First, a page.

The State of California brought charges against peti tioner under Sections 148(a), 12025(a), and 12031(a) of the California Penal Code (West 1999, 2000), for resist ing, delaying or obstructing an officer, carrying a con cealed firearm, and carrying a loaded firearm. Petitioner was also charged under Section 14601.1(a) of the Califor nia Vehicle Code (West 2000) for driving with a sus pended or revoked license. The Penal Code charges were dismissed by a state court on the ground that the guards lacked probable cause to search petitioner's vehicle and petitioner's expressed refusal to consent negated any implied consent from his presence at the base gate. The Vehicle Code charge was later dismissed as well. Pet. App. 9; id. at 59-60.

2. Petitioner filed this action in the United States District Court for the Central District of California alleg ing 25 causes of action against Broughton, Erichsen, Goodson, the United States, the Department of Defense, the Air Force, the Secretary of Defense, and three Base supervisory officials (Major General Richard Reynolds, Colonel Edward De Iulio, and Lieutenant Colonel Neil Rader). Pet. App. 9. The complaint alleged constitu tional tort claims pursuant to Bivens v. Six Unknown Named Agents of Federal Bureau of Narcotics, 403 U.S. 388 (1971), 42 U.S.C. 1983, 1985(1) and (3), and claims for unlawful recording of conversations under 18 U.S.C. 2511 and Section 632 of the California Penal Code (West 1999). Pet. App. 7, 17-19.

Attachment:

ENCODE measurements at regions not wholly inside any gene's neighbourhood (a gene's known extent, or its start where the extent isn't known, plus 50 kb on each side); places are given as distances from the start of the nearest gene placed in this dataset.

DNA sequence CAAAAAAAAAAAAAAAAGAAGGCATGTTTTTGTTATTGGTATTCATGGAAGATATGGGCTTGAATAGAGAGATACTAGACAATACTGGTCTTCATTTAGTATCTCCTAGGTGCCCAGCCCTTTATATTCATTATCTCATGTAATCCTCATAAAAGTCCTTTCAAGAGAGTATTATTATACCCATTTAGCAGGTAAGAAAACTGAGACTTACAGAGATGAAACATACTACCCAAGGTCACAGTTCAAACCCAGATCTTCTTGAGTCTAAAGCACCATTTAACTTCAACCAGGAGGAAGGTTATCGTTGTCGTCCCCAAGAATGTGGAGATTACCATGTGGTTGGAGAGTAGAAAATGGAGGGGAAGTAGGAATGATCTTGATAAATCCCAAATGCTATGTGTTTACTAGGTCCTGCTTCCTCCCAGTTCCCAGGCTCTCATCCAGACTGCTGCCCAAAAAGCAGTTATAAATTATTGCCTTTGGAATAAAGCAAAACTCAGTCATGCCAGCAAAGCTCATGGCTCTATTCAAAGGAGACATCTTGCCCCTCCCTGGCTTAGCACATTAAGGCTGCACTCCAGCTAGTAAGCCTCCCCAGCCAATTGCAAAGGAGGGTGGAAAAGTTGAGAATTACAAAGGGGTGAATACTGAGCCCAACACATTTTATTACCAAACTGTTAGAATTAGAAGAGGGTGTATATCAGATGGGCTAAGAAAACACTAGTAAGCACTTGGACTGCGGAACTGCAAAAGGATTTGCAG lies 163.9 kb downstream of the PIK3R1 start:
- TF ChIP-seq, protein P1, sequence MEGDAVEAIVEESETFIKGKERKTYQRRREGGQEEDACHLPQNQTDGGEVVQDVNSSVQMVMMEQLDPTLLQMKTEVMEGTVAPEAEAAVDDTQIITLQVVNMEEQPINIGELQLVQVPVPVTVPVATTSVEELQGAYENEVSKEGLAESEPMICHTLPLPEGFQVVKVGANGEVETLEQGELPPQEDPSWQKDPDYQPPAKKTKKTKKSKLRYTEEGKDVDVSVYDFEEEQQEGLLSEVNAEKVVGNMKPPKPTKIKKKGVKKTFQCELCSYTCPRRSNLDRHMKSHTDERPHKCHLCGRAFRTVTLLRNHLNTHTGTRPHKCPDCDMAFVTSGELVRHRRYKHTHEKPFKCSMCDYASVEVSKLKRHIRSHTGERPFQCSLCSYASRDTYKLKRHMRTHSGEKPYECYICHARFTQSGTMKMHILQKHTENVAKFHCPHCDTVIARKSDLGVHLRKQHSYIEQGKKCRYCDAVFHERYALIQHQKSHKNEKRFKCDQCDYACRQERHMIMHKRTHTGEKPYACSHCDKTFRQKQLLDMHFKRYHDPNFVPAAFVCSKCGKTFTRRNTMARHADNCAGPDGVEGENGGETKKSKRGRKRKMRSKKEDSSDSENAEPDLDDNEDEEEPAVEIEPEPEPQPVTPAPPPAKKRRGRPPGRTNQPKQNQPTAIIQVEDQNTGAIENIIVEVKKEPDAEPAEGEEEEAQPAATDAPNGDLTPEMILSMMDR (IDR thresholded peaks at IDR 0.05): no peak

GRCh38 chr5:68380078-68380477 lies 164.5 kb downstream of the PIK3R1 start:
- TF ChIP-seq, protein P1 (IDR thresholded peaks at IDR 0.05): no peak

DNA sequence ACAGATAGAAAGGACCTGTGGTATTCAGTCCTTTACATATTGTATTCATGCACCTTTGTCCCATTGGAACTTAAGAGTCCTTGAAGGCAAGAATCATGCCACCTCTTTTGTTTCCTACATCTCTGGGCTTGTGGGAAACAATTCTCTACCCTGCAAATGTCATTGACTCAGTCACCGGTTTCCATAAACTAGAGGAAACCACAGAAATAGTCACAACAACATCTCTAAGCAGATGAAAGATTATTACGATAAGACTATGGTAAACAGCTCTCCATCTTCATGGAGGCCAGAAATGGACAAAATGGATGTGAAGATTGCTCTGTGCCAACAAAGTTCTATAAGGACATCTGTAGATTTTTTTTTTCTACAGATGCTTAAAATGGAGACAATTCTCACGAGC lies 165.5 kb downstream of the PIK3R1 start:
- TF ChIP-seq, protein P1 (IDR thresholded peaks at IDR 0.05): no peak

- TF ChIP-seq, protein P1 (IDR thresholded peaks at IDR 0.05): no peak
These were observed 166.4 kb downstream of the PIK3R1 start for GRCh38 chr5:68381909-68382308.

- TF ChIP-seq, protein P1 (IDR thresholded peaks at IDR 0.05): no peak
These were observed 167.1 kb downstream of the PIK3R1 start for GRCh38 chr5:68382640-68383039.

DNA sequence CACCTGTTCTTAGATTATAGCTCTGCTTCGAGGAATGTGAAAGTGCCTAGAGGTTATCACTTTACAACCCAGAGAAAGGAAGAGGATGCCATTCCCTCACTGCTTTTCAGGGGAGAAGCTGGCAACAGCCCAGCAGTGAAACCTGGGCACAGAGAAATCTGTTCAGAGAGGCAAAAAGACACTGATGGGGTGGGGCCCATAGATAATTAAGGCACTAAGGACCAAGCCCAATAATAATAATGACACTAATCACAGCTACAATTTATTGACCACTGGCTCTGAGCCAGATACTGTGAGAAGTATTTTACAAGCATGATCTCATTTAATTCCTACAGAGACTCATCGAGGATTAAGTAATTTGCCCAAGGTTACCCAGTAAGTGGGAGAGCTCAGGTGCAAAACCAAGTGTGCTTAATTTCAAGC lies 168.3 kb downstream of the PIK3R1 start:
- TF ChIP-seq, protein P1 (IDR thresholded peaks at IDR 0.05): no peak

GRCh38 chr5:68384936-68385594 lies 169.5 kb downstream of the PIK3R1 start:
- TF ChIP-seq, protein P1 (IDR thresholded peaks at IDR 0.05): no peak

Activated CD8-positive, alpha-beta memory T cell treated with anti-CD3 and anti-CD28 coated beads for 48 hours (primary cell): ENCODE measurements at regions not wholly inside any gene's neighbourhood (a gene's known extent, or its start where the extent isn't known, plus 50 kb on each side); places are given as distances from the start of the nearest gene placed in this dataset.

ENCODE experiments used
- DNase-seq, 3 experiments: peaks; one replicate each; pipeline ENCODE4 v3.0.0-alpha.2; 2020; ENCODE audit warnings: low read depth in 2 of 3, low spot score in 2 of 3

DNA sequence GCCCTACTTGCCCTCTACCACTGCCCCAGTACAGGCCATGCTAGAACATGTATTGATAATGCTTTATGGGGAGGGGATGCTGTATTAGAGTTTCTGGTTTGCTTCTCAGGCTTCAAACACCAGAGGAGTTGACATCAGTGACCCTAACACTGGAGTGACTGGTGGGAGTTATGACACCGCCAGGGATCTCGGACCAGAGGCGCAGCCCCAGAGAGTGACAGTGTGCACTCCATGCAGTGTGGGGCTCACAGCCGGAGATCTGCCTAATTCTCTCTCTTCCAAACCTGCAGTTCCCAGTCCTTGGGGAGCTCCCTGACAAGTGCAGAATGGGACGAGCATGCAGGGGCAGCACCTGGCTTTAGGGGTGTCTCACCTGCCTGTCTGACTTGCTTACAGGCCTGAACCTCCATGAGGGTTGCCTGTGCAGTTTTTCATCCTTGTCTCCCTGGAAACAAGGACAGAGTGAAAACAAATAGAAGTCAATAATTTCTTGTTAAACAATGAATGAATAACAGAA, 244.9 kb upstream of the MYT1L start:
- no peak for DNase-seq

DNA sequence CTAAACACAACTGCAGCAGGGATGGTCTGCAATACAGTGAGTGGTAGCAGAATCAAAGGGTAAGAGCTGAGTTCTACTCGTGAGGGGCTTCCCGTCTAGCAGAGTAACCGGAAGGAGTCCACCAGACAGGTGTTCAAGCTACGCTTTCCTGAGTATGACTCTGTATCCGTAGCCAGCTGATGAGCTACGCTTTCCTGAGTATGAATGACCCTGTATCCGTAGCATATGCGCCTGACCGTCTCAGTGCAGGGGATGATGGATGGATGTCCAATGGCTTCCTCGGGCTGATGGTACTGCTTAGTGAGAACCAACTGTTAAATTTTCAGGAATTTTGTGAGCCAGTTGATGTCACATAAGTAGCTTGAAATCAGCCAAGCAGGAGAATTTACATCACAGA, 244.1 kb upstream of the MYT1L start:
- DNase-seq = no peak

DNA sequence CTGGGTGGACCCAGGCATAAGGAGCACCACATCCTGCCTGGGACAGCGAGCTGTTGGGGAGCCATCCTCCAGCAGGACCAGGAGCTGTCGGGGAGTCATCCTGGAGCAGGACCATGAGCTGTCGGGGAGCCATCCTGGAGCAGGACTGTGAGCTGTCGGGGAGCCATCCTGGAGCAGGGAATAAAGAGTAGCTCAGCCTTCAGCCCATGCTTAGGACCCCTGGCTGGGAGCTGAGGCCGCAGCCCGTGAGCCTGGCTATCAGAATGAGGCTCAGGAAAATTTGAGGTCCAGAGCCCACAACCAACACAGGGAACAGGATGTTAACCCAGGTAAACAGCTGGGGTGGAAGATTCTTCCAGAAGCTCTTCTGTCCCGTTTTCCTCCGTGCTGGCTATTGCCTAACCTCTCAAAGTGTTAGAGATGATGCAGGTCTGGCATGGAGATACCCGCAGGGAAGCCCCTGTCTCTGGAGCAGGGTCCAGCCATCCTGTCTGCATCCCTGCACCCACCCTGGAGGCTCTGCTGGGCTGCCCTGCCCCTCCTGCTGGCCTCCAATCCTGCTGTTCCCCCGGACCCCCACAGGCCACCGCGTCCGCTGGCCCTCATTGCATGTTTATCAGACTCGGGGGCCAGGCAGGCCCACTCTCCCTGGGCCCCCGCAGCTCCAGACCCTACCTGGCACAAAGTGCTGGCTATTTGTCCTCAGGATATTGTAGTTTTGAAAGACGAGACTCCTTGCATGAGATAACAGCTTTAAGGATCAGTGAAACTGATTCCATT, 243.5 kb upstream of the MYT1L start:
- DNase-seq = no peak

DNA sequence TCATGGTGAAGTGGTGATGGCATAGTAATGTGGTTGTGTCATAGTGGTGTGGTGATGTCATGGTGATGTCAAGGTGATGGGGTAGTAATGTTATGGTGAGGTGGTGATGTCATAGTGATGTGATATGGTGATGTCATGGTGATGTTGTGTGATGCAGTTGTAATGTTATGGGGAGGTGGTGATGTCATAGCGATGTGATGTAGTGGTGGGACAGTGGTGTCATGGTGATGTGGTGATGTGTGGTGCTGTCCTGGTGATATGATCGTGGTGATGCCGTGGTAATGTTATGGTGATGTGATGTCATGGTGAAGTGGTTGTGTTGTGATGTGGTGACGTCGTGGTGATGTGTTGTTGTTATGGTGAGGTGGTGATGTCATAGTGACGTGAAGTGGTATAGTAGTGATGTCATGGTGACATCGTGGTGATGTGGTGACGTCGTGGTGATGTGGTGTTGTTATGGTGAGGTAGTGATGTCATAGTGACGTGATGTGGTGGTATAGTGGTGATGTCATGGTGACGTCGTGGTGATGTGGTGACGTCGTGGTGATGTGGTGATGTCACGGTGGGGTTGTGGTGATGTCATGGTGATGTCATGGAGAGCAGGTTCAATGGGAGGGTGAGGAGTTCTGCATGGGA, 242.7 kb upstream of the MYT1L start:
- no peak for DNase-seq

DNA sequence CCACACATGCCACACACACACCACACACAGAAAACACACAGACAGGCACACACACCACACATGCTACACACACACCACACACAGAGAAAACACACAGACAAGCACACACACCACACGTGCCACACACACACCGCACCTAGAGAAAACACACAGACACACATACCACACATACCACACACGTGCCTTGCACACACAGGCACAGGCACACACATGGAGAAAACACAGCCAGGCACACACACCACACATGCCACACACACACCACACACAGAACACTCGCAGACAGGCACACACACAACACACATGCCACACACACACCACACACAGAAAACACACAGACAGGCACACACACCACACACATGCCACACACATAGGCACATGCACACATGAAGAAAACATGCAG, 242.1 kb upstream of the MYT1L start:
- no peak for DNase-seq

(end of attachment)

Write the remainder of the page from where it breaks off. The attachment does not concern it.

The district court dismissed all of petitioner's claims with prejudice. Pet. App. 55-57. The court dismissed the Section 1983 claims for failure to allege that the respon dents acted in concert with state officials; dismissed the Section 1985(1) claims for failure to allege facts to sup port a claim that he was deprived of his constitutional rights on account of discharging his official duties; dis missed the Section 1985(3) claims for failure to allege racial or other invidious class-based discrimination; and dismissed the unlawful recording claims for failure to state a claim of eavesdropping. Id. at 56-57. The court also dismissed the Bivens claims, holding that "[a]s Ed wards Air Force Base is a closed base, the [respondents] were not required to have probable cause to stop, inspect and/or search [petitioner] and his vehicle, or to detain, and arrest [him]," and there was accordingly no Fourth Amendment violation. Id. at 57.1

The district court's order specified that dismissal was "with prejudice." Pet. App. 57. The court explained that "[i]t does not appear that plaintiff could state a claim upon which relief could be granted if allowed to amend." Ibid.

3. The court of appeals affirmed "in every respect, except with regard to the court's dismissal of the Bivens claim," Pet. App. 17, and remanded "that claim alone * * * to the district court for further proceedings," id. at 15. The court took the unusual step of issuing two opinions in connection with petitioner's appeal, an unpub lished ruling disposing of all the non-Bivens claims, id. at 16-20, and a separate published ruling addressing and remanding the Bivens claim, id. at 6-15.